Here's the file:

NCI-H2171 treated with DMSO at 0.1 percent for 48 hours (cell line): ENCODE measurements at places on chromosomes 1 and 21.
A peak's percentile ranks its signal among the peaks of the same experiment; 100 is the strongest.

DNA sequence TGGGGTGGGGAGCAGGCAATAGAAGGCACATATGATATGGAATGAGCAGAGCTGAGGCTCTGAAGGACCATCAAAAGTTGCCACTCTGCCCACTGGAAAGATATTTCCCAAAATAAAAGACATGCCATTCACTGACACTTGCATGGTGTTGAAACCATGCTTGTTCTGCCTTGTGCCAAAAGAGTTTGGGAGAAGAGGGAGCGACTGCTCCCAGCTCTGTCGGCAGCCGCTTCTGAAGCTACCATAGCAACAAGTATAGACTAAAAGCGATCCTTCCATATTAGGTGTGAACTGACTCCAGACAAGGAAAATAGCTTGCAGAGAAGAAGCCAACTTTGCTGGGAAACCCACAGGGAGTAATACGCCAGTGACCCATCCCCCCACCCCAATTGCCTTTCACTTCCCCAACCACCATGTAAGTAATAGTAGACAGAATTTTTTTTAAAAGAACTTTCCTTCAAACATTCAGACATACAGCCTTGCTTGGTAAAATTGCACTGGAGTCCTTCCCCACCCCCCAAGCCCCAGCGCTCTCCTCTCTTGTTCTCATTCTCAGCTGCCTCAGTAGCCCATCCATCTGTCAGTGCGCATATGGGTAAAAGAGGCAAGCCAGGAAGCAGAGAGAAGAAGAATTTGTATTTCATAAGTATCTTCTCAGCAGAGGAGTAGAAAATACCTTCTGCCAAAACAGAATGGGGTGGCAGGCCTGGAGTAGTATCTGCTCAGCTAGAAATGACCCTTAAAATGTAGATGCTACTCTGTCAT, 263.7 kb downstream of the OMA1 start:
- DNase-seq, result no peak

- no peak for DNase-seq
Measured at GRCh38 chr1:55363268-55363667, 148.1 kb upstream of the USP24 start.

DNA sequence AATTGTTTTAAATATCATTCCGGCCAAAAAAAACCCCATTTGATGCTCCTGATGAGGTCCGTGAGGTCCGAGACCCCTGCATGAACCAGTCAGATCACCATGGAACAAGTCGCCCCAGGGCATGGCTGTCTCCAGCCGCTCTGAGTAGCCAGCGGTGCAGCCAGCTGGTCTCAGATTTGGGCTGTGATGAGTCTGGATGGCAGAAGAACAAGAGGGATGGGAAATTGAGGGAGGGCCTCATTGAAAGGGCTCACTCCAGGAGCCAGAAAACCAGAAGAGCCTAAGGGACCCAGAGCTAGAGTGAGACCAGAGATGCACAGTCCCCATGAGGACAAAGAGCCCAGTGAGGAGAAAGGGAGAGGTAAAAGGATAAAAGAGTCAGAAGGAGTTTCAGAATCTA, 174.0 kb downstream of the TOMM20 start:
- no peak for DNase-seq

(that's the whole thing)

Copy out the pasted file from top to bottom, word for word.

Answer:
NCI-H2171 treated with DMSO at 0.1 percent for 48 hours (cell line): ENCODE measurements at places on chromosomes 1 and 21.
A peak's percentile ranks its signal among the peaks of the same experiment; 100 is the strongest.

DNA sequence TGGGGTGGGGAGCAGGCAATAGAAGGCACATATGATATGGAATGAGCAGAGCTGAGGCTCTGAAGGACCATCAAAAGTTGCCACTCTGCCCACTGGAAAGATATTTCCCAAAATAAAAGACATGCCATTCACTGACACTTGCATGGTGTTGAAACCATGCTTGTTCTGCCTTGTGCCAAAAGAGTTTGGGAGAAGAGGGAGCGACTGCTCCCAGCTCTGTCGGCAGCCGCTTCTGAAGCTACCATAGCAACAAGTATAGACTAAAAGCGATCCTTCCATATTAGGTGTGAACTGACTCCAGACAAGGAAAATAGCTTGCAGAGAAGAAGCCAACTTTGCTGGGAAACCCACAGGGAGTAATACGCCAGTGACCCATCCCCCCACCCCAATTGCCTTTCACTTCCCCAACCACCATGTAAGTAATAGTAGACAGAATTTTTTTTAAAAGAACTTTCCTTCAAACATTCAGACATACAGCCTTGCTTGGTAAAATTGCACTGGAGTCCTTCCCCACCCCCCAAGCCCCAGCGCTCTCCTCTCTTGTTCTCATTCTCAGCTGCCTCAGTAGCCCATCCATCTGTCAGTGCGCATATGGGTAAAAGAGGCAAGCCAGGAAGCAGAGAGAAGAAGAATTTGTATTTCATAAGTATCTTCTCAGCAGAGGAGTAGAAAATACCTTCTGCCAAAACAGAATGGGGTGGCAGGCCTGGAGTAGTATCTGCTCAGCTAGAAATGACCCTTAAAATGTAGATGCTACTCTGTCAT, 263.7 kb downstream of the OMA1 start:
- DNase-seq, result no peak

- no peak for DNase-seq
Measured at GRCh38 chr1:55363268-55363667, 148.1 kb upstream of the USP24 start.

DNA sequence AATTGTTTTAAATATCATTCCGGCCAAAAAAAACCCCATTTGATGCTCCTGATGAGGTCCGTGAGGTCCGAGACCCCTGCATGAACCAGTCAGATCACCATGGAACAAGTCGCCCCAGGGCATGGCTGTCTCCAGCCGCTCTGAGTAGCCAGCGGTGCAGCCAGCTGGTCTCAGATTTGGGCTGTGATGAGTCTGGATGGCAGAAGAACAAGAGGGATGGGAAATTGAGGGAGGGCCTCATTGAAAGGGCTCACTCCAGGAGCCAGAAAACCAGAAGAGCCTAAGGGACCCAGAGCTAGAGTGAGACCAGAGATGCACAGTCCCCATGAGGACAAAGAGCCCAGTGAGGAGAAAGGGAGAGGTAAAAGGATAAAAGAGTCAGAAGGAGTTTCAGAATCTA, 174.0 kb downstream of the TOMM20 start:
- no peak for DNase-seq